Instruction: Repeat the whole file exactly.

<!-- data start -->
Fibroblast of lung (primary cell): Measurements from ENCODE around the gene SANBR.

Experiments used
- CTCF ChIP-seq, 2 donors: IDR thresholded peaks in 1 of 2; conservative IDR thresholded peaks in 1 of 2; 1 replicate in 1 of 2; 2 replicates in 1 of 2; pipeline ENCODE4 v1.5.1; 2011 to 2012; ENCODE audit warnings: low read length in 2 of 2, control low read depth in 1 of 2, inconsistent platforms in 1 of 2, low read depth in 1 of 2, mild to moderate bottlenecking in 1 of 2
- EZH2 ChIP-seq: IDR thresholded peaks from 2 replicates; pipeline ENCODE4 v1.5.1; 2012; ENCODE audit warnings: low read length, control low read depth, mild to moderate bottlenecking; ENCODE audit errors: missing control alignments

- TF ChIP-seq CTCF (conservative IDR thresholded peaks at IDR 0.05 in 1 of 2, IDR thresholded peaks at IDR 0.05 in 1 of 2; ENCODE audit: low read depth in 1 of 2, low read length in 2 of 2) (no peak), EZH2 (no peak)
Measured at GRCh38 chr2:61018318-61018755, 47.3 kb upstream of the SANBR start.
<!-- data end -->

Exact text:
Fibroblast of lung (primary cell): Measurements from ENCODE around the gene SANBR.

Experiments used
- CTCF ChIP-seq, 2 donors: IDR thresholded peaks in 1 of 2; conservative IDR thresholded peaks in 1 of 2; 1 replicate in 1 of 2; 2 replicates in 1 of 2; pipeline ENCODE4 v1.5.1; 2011 to 2012; ENCODE audit warnings: low read length in 2 of 2, control low read depth in 1 of 2, inconsistent platforms in 1 of 2, low read depth in 1 of 2, mild to moderate bottlenecking in 1 of 2
- EZH2 ChIP-seq: IDR thresholded peaks from 2 replicates; pipeline ENCODE4 v1.5.1; 2012; ENCODE audit warnings: low read length, control low read depth, mild to moderate bottlenecking; ENCODE audit errors: missing control alignments

- TF ChIP-seq CTCF (conservative IDR thresholded peaks at IDR 0.05 in 1 of 2, IDR thresholded peaks at IDR 0.05 in 1 of 2; ENCODE audit: low read depth in 1 of 2, low read length in 2 of 2) (no peak), EZH2 (no peak)
Measured at GRCh38 chr2:61018318-61018755, 47.3 kb upstream of the SANBR start.